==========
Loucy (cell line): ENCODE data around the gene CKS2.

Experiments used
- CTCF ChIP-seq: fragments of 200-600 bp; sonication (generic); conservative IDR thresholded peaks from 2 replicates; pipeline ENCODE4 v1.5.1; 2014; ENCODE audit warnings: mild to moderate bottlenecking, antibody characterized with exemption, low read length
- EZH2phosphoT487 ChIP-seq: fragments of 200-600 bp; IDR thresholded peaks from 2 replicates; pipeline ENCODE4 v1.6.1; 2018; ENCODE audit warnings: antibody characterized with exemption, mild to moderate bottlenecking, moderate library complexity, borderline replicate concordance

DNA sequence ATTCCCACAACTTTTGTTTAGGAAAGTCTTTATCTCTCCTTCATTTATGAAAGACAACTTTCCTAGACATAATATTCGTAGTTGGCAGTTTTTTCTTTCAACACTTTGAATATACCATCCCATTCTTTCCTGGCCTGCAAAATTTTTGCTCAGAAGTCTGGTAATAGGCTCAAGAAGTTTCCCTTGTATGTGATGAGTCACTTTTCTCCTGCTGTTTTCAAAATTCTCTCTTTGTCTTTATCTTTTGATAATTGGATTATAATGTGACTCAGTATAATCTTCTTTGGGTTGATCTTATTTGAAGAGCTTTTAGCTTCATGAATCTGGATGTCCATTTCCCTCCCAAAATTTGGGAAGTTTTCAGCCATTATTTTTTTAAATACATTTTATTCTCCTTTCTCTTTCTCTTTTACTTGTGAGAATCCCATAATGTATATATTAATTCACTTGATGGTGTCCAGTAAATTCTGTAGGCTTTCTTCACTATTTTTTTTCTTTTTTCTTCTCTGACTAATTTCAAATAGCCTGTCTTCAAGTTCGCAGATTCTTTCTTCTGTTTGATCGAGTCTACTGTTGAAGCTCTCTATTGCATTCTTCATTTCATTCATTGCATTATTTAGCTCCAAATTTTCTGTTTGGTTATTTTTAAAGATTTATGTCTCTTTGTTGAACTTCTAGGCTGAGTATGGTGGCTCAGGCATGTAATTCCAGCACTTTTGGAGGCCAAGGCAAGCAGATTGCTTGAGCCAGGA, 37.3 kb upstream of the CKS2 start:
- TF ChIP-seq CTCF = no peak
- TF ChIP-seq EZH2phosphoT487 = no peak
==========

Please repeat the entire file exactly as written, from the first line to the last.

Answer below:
Loucy (cell line): ENCODE data around the gene CKS2.

Experiments used
- CTCF ChIP-seq: fragments of 200-600 bp; sonication (generic); conservative IDR thresholded peaks from 2 replicates; pipeline ENCODE4 v1.5.1; 2014; ENCODE audit warnings: mild to moderate bottlenecking, antibody characterized with exemption, low read length
- EZH2phosphoT487 ChIP-seq: fragments of 200-600 bp; IDR thresholded peaks from 2 replicates; pipeline ENCODE4 v1.6.1; 2018; ENCODE audit warnings: antibody characterized with exemption, mild to moderate bottlenecking, moderate library complexity, borderline replicate concordance

DNA sequence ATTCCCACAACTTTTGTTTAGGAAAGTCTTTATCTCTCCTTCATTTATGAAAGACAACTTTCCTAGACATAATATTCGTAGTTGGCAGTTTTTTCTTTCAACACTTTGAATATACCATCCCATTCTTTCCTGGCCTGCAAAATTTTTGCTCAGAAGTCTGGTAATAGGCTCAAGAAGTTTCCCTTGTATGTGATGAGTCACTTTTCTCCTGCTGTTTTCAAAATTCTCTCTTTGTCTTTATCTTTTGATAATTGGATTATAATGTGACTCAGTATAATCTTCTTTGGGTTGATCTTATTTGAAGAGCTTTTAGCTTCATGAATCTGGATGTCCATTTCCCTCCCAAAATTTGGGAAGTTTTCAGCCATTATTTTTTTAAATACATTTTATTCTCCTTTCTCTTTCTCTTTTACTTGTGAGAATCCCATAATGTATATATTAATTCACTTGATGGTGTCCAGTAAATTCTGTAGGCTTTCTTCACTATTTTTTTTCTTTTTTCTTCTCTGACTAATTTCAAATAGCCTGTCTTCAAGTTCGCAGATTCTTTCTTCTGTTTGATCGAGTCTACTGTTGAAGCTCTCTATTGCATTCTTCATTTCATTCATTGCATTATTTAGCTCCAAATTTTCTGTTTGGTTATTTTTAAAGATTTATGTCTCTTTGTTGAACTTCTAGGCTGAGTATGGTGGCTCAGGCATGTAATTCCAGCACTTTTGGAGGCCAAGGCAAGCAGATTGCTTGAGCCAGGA, 37.3 kb upstream of the CKS2 start:
- TF ChIP-seq CTCF = no peak
- TF ChIP-seq EZH2phosphoT487 = no peak